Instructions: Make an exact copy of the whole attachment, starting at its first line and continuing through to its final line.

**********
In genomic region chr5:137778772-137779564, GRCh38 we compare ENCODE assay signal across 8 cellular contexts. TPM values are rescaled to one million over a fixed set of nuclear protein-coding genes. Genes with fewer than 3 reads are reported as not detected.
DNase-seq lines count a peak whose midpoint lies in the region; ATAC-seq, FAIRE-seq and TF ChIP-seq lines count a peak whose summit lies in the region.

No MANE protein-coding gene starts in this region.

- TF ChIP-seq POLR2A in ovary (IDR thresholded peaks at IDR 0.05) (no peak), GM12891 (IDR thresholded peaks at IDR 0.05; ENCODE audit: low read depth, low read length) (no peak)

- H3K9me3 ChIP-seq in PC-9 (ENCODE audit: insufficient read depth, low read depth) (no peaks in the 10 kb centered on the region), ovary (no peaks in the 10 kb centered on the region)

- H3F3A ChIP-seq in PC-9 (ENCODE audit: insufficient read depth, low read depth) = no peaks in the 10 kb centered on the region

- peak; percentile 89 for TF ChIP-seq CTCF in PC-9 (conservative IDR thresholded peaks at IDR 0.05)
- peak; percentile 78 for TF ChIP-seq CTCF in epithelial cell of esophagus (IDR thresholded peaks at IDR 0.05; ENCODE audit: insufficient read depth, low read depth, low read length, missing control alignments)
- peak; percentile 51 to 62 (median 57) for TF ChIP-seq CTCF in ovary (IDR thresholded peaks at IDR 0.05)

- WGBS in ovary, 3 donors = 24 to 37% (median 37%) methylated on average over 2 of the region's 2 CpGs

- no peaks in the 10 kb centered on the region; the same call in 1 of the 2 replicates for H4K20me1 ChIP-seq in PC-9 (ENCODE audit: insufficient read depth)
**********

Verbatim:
In genomic region chr5:137778772-137779564, GRCh38 we compare ENCODE assay signal across 8 cellular contexts. TPM values are rescaled to one million over a fixed set of nuclear protein-coding genes. Genes with fewer than 3 reads are reported as not detected.
DNase-seq lines count a peak whose midpoint lies in the region; ATAC-seq, FAIRE-seq and TF ChIP-seq lines count a peak whose summit lies in the region.

No MANE protein-coding gene starts in this region.

- TF ChIP-seq POLR2A in ovary (IDR thresholded peaks at IDR 0.05) (no peak), GM12891 (IDR thresholded peaks at IDR 0.05; ENCODE audit: low read depth, low read length) (no peak)

- H3K9me3 ChIP-seq in PC-9 (ENCODE audit: insufficient read depth, low read depth) (no peaks in the 10 kb centered on the region), ovary (no peaks in the 10 kb centered on the region)

- H3F3A ChIP-seq in PC-9 (ENCODE audit: insufficient read depth, low read depth) = no peaks in the 10 kb centered on the region

- peak; percentile 89 for TF ChIP-seq CTCF in PC-9 (conservative IDR thresholded peaks at IDR 0.05)
- peak; percentile 78 for TF ChIP-seq CTCF in epithelial cell of esophagus (IDR thresholded peaks at IDR 0.05; ENCODE audit: insufficient read depth, low read depth, low read length, missing control alignments)
- peak; percentile 51 to 62 (median 57) for TF ChIP-seq CTCF in ovary (IDR thresholded peaks at IDR 0.05)

- WGBS in ovary, 3 donors = 24 to 37% (median 37%) methylated on average over 2 of the region's 2 CpGs

- no peaks in the 10 kb centered on the region; the same call in 1 of the 2 replicates for H4K20me1 ChIP-seq in PC-9 (ENCODE audit: insufficient read depth)